- Toyota announced the second version of its zero-emissions, hydrogen fuel cell electric Class 8 truck, known internally as "Beta," during the Center for Automotive Research (CAR) Management Briefing Seminars, according to the company.
- Toyota's concept, known as "Project Portal," began operations in early 2017 where its version 1.0 "Alpha" truck was put through nearly 10,000 miles of testing and real world drayage operations around the Ports of Los Angeles and Long Beach. Beta will begin operations this fall.
- Project Portal 2.0's progress will feature trucks with a driving range of more than 300 miles per fill. With the hydrogen fuel cell technology, Toyota continues to work toward its own Environmental Challenge 2050 goals to eliminate CO2 emissions from its logistics facility at the Port of Long Beach.
Pollution from trucks has been one of those issues that usually lives out on the interstate, at ports or around industrial parks. While the days of Smokey and the Bandit era trucks belching smoke may hopefully be behind us, glider trucks aside, smell of truck exhaust in our neighborhoods is sort of a new scent. Truck manufacturers and trucking companies are trying to do something about it.
Driven by sustainability, market demand, mercurial emission standards and economics, truck manufacturers like Toyota are creating zero-emissions trucks, using technologies like hydrogen fuel cells to create the first OEM-built zero-emissions heavy truck. Commercialization of this success in the heavy truck segment is the next step.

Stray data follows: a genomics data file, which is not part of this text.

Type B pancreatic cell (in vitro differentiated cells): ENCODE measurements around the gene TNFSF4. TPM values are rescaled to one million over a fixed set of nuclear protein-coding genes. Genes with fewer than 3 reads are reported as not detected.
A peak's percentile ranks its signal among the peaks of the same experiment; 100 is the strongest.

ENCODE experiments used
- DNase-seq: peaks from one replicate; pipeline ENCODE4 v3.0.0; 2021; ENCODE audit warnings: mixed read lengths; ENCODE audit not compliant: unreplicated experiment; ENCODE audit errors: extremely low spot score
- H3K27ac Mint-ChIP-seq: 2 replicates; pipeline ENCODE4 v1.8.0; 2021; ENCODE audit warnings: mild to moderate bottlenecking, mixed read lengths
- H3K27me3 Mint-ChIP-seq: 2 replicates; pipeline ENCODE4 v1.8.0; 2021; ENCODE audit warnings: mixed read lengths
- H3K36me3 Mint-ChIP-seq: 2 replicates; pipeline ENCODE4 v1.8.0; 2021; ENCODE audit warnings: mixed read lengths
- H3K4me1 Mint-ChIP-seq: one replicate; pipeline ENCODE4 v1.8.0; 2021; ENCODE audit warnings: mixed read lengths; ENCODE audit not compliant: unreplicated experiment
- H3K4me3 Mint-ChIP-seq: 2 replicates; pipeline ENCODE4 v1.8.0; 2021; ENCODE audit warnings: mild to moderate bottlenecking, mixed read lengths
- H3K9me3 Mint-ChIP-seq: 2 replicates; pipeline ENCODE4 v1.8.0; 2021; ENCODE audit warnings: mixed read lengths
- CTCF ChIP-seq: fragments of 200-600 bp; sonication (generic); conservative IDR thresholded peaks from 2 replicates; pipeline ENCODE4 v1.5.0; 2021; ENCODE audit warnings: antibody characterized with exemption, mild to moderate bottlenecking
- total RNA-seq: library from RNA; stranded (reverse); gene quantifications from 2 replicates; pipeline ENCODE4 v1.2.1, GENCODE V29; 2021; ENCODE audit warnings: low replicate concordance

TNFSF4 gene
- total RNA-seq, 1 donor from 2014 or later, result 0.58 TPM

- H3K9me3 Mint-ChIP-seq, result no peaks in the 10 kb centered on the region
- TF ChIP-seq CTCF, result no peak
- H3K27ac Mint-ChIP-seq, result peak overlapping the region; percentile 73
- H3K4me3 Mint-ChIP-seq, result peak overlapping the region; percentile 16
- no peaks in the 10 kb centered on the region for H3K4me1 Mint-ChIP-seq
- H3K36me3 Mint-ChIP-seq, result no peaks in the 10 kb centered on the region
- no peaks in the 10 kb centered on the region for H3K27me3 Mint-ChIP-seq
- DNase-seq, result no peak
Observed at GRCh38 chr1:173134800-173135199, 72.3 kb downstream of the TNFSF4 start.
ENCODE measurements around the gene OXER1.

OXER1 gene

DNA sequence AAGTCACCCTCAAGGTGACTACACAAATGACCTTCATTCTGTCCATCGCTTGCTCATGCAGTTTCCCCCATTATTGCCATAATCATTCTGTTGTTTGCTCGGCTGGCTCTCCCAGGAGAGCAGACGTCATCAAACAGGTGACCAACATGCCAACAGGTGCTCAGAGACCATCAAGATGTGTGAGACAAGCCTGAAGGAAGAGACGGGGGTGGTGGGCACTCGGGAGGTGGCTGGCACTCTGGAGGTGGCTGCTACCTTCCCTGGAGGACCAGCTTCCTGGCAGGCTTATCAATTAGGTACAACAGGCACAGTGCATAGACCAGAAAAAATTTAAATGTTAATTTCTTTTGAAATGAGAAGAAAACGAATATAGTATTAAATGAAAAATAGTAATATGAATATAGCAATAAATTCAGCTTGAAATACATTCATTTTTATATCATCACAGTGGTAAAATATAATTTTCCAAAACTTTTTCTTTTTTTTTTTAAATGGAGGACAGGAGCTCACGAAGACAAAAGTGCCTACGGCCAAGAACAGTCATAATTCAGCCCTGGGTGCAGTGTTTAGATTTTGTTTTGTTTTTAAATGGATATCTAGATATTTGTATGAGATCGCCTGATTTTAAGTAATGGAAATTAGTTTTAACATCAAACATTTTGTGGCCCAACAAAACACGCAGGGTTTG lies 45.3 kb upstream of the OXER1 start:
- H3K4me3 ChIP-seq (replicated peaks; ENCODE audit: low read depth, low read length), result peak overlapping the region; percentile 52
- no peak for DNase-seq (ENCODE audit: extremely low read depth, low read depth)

The explosion of online commerce has reshaped the need for these types of trucks. Collectively we have become our own logistics managers. We get order acknowledgements, advanced shipping notices, shipping confirmations with click through carrier details, delivery notifications and options for carrier pickup of returns. We track our products and complain when they are rerouted or delayed in some way. There are so many deliveries on my suburban street that you’d think that there was a UPS depot at the end of the cul-de-sac.
Add in the grocery delivery trucks, furniture and appliance delivery, landscaping services and school busses, and it begs two questions. First, does anyone leave the house to go to the store? Second, what can we do about all of that diesel exhaust we are ingesting? As online sales continue to grow, the rumble of trucks will continue to grow as well.
There is help on the way for our neighborhoods. UPS, FedEx, DHL and the USPS are working on trucks that incorporate fuel cell technology in lighter trucks. While not fully widespread, increased conversion from standard gasoline engines will lead to fewer emissions, lower fuel costs and a cleaner environment. You’ll still notice the trucks, but their lingering aftereffects will be lessened.
Toyota’s sustainability efforts are laudable. Their Environmental Challenge 2015 to eliminate CO2 emissions from its Toyota Logistics Services (TLS) at the Port of Long Beach should act as a template and manifest example to other transportation companies, much like their Toyota Production Systems (TPS) was instrumental in the global lean manufacturing movement.